4. If you had to do it all over again, would you change anything in your book?
Molly and I researched our subjects for more than two- and-one-half years, wrote more than 650 pages, learned as much as we could about the Sudanese people, the topography, geology, and history of Sudan. We also researched the past and current history of the CIA. At its present count the book is 294 pages, so the extraneous pages winding up on the cutting room floor. I think we did a fine job of separating the wheat from the chaff to create a compelling, illuminating, fast-paced story. So, no, our story stands as it is. Wouldn’t change a thing.

5. What was the hardest part of writing your book?
Overall the collaborative aspect of book was energizing, fun, and produced a wealth of creative ideas between us. The one downside that we had to learn to work around, was the fact that we live 3000 miles and three time zones apart—Oregon and Virginia—a difference that wasn’t helped by my being a morning person and her a night person!

6. Did you learn anything from writing your book and what was it?
I was inexperienced in creative writing starting out. I learned from Molly that “nothing in writing is wasted, all writing is the foundation for the final product” and that each iteration is an important part of the creative process. Then the fun is the rewriting, re-crafting, in fact re-telling the story until it is in a form that someone else will derive pleasure from reading. As a writer of literary fiction previously, Molly learned to devise and manage plot. And of course our learning curve about Sudan and its people soared off the chart.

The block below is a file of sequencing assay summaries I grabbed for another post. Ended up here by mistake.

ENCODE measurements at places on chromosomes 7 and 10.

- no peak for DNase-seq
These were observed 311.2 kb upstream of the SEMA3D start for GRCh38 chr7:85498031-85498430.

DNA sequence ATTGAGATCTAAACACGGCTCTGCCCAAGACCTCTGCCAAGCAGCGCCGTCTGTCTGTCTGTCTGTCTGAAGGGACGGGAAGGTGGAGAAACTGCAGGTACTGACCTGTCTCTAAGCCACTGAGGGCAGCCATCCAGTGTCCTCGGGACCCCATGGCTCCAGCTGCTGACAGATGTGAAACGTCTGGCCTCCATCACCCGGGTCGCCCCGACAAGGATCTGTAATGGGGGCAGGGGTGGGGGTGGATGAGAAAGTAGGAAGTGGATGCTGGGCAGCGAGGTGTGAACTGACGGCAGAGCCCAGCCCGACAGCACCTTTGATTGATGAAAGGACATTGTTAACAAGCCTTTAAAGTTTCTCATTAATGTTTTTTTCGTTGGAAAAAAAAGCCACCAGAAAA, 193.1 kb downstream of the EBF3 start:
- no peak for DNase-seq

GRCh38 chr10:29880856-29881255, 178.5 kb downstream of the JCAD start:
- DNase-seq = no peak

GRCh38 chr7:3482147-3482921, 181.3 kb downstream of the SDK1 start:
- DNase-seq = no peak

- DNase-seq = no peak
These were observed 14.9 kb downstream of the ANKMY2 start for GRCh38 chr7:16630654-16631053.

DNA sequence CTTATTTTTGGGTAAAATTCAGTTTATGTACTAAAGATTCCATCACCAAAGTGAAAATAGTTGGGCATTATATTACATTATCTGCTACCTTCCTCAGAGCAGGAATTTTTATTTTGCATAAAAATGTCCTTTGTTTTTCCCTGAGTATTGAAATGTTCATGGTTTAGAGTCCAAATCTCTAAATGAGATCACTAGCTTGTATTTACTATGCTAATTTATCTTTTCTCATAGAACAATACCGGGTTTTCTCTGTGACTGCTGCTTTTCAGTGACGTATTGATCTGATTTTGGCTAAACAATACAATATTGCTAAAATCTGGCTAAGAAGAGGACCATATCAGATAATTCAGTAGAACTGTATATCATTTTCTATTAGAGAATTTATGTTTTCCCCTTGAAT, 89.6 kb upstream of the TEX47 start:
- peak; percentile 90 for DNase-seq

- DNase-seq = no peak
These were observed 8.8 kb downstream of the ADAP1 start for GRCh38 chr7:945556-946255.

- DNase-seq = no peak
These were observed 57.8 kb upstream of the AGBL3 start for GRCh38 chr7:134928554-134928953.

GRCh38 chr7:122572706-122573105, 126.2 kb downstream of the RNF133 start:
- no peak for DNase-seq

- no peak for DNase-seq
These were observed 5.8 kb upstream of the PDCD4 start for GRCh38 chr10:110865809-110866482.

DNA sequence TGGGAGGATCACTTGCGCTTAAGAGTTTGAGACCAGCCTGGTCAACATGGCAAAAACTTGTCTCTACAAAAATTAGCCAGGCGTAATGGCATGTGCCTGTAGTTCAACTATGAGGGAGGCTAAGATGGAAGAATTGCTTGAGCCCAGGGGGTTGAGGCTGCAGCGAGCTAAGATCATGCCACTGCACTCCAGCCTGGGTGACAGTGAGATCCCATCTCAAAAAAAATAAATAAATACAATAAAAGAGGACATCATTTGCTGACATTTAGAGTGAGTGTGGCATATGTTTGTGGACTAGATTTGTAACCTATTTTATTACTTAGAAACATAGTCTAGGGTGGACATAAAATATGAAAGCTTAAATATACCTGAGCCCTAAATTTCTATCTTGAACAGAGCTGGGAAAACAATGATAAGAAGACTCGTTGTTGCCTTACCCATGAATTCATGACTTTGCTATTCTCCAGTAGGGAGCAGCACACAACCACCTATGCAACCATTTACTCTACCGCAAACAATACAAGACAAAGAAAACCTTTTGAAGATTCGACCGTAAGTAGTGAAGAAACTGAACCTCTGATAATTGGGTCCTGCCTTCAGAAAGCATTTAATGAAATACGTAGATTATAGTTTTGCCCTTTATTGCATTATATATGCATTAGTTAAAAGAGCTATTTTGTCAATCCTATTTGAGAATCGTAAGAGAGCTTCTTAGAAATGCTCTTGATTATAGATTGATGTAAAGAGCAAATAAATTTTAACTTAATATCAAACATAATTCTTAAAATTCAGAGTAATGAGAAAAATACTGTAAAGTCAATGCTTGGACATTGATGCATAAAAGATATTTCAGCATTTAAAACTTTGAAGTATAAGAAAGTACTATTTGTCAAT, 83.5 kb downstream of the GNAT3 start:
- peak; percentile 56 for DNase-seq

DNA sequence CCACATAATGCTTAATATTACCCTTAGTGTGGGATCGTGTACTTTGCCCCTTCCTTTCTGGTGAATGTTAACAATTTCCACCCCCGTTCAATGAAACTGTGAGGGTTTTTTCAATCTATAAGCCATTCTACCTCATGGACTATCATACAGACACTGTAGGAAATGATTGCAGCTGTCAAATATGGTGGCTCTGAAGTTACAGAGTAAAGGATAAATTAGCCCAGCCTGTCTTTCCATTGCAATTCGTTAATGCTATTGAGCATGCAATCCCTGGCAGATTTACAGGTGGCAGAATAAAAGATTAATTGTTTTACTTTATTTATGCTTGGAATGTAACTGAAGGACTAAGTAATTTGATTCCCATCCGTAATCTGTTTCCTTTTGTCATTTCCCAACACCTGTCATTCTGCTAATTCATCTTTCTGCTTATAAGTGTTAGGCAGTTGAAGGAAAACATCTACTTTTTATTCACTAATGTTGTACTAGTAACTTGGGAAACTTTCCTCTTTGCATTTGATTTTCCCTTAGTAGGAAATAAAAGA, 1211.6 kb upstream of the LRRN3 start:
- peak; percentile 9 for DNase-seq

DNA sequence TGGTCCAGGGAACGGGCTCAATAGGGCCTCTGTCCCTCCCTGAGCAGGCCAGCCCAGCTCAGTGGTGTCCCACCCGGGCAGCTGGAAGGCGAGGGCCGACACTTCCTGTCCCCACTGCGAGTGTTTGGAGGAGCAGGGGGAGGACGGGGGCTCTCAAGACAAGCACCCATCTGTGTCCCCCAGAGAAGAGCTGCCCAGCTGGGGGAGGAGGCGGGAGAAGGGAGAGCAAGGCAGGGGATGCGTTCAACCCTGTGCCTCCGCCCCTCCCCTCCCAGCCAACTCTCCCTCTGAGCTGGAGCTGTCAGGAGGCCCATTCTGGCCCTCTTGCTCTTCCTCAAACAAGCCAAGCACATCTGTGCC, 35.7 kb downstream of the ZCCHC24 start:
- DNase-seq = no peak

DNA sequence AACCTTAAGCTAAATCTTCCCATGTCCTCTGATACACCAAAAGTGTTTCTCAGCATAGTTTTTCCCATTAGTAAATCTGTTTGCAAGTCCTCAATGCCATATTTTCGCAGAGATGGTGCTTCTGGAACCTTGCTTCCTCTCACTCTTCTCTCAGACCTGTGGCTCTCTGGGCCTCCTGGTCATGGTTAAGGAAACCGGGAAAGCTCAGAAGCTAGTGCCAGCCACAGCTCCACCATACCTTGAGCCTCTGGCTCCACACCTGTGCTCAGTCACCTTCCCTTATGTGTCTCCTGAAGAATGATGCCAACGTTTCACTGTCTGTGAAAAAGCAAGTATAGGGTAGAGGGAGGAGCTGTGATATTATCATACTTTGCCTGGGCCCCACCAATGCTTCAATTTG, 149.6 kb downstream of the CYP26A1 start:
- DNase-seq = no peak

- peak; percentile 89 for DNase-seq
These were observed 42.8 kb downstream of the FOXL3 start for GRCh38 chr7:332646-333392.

7. Do you recall how your interest in writing originated?
As a child I had “pretend” friends and we went on fabulous imaginary adventures. I was a voracious reader and a lot of times when a book ended, I wasn’t disappointed because I created a follow-on story in my head. When I had a lull in my career, those crazy follow on stories would spring to the front of my mind. Satan’s Chamber and it’s characters wouldn’t leave my thoughts alone, so I finally shared them with Molly, a long-time writer, interested in trying something new.

8. Who is your favorite author and what is it that really strikes you about their work?
I can fall in love with the opening of the first paragraph and stay in love until the last sentence. Then I open the next book and repeat the experience. So, my favorite writer is the one I am currently reading. My biggest joy is to merge with a character, be swept up by time and place, be breathless at the events, afraid to turn the page, but have to find out what happens. Of course, I would turn to anything by Molly Best Tinsley for a lesson in story emergence and lyrical writing.

9. Tell us your latest news.